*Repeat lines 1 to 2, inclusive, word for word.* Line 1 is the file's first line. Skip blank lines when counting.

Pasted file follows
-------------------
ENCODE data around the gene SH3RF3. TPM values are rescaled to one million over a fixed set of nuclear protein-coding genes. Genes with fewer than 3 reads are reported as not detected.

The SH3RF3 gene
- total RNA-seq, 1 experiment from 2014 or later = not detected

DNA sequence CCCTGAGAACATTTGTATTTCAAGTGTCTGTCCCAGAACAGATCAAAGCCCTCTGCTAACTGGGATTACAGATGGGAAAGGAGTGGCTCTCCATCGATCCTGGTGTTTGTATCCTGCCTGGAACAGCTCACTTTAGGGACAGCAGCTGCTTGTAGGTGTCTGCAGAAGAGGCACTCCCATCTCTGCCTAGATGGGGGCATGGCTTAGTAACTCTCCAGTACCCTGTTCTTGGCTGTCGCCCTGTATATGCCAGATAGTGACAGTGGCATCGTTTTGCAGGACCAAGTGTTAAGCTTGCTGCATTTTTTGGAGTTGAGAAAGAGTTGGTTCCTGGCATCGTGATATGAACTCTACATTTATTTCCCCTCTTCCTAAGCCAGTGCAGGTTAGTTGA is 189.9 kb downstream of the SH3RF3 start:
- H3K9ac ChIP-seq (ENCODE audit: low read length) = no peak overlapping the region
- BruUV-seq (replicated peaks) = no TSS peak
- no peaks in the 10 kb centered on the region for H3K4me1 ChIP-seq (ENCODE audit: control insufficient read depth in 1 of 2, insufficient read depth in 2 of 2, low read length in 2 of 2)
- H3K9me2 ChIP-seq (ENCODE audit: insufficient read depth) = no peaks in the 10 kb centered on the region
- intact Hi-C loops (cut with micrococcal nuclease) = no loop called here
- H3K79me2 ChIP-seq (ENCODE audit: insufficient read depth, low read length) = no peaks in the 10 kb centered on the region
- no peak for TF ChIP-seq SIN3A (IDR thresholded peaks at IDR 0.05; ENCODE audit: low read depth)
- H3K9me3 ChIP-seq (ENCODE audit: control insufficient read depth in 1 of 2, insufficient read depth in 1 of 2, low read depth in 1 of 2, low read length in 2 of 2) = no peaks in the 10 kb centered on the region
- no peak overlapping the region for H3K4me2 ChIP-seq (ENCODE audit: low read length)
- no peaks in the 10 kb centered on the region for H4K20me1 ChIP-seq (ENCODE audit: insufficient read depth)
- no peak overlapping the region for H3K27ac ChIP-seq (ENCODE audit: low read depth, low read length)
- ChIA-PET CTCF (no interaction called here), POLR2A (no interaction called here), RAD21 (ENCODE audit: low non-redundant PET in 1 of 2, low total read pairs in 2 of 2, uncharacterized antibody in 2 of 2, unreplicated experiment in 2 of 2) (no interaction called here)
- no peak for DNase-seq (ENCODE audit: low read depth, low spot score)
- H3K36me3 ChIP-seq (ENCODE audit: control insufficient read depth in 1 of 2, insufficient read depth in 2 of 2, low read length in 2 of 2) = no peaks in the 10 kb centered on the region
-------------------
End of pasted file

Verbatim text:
ENCODE data around the gene SH3RF3. TPM values are rescaled to one million over a fixed set of nuclear protein-coding genes. Genes with fewer than 3 reads are reported as not detected.

The SH3RF3 gene